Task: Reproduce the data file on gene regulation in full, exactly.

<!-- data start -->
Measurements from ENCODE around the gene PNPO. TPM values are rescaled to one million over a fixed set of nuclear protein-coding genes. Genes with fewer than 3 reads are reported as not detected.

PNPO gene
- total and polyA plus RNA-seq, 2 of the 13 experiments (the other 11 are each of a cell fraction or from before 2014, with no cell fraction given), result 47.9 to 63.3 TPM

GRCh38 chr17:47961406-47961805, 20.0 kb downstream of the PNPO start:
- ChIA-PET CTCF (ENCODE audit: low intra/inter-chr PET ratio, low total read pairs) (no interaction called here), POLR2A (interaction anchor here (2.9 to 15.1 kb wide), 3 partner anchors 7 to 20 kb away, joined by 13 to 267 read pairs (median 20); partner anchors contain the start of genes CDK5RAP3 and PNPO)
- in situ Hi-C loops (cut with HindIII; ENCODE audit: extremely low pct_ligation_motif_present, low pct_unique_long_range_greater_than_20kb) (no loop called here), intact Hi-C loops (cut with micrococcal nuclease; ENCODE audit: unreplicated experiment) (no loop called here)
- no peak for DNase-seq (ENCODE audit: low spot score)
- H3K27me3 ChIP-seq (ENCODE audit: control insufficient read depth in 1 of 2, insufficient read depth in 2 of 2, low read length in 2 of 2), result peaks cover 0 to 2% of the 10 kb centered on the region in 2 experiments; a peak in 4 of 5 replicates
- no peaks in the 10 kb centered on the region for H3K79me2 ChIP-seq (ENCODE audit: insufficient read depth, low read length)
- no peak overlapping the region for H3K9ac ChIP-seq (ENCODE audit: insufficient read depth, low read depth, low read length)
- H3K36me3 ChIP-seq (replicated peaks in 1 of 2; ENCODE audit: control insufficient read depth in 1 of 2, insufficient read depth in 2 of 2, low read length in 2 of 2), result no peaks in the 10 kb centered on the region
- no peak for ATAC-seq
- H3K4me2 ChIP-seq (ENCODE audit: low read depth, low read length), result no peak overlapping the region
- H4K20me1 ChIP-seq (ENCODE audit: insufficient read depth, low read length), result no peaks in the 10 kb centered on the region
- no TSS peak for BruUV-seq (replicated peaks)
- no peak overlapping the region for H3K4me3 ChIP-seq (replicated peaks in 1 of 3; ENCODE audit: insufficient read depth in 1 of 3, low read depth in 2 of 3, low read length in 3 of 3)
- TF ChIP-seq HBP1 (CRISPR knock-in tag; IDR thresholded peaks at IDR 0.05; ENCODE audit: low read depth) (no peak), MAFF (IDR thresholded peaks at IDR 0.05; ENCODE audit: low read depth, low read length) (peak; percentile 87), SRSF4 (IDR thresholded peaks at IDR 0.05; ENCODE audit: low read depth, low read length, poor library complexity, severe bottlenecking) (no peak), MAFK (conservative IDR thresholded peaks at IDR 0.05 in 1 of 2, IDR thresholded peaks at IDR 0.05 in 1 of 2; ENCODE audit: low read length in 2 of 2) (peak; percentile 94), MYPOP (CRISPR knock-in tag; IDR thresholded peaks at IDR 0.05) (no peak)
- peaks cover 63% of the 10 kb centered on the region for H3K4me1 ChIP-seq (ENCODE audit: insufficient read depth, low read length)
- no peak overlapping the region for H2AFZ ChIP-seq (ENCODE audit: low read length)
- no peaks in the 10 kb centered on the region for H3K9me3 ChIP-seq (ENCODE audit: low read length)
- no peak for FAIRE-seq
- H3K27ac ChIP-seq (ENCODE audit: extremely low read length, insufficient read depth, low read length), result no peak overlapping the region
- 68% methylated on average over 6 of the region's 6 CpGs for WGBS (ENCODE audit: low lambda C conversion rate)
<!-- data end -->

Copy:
Measurements from ENCODE around the gene PNPO. TPM values are rescaled to one million over a fixed set of nuclear protein-coding genes. Genes with fewer than 3 reads are reported as not detected.

PNPO gene
- total and polyA plus RNA-seq, 2 of the 13 experiments (the other 11 are each of a cell fraction or from before 2014, with no cell fraction given), result 47.9 to 63.3 TPM

GRCh38 chr17:47961406-47961805, 20.0 kb downstream of the PNPO start:
- ChIA-PET CTCF (ENCODE audit: low intra/inter-chr PET ratio, low total read pairs) (no interaction called here), POLR2A (interaction anchor here (2.9 to 15.1 kb wide), 3 partner anchors 7 to 20 kb away, joined by 13 to 267 read pairs (median 20); partner anchors contain the start of genes CDK5RAP3 and PNPO)
- in situ Hi-C loops (cut with HindIII; ENCODE audit: extremely low pct_ligation_motif_present, low pct_unique_long_range_greater_than_20kb) (no loop called here), intact Hi-C loops (cut with micrococcal nuclease; ENCODE audit: unreplicated experiment) (no loop called here)
- no peak for DNase-seq (ENCODE audit: low spot score)
- H3K27me3 ChIP-seq (ENCODE audit: control insufficient read depth in 1 of 2, insufficient read depth in 2 of 2, low read length in 2 of 2), result peaks cover 0 to 2% of the 10 kb centered on the region in 2 experiments; a peak in 4 of 5 replicates
- no peaks in the 10 kb centered on the region for H3K79me2 ChIP-seq (ENCODE audit: insufficient read depth, low read length)
- no peak overlapping the region for H3K9ac ChIP-seq (ENCODE audit: insufficient read depth, low read depth, low read length)
- H3K36me3 ChIP-seq (replicated peaks in 1 of 2; ENCODE audit: control insufficient read depth in 1 of 2, insufficient read depth in 2 of 2, low read length in 2 of 2), result no peaks in the 10 kb centered on the region
- no peak for ATAC-seq
- H3K4me2 ChIP-seq (ENCODE audit: low read depth, low read length), result no peak overlapping the region
- H4K20me1 ChIP-seq (ENCODE audit: insufficient read depth, low read length), result no peaks in the 10 kb centered on the region
- no TSS peak for BruUV-seq (replicated peaks)
- no peak overlapping the region for H3K4me3 ChIP-seq (replicated peaks in 1 of 3; ENCODE audit: insufficient read depth in 1 of 3, low read depth in 2 of 3, low read length in 3 of 3)
- TF ChIP-seq HBP1 (CRISPR knock-in tag; IDR thresholded peaks at IDR 0.05; ENCODE audit: low read depth) (no peak), MAFF (IDR thresholded peaks at IDR 0.05; ENCODE audit: low read depth, low read length) (peak; percentile 87), SRSF4 (IDR thresholded peaks at IDR 0.05; ENCODE audit: low read depth, low read length, poor library complexity, severe bottlenecking) (no peak), MAFK (conservative IDR thresholded peaks at IDR 0.05 in 1 of 2, IDR thresholded peaks at IDR 0.05 in 1 of 2; ENCODE audit: low read length in 2 of 2) (peak; percentile 94), MYPOP (CRISPR knock-in tag; IDR thresholded peaks at IDR 0.05) (no peak)
- peaks cover 63% of the 10 kb centered on the region for H3K4me1 ChIP-seq (ENCODE audit: insufficient read depth, low read length)
- no peak overlapping the region for H2AFZ ChIP-seq (ENCODE audit: low read length)
- no peaks in the 10 kb centered on the region for H3K9me3 ChIP-seq (ENCODE audit: low read length)
- no peak for FAIRE-seq
- H3K27ac ChIP-seq (ENCODE audit: extremely low read length, insufficient read depth, low read length), result no peak overlapping the region
- 68% methylated on average over 6 of the region's 6 CpGs for WGBS (ENCODE audit: low lambda C conversion rate)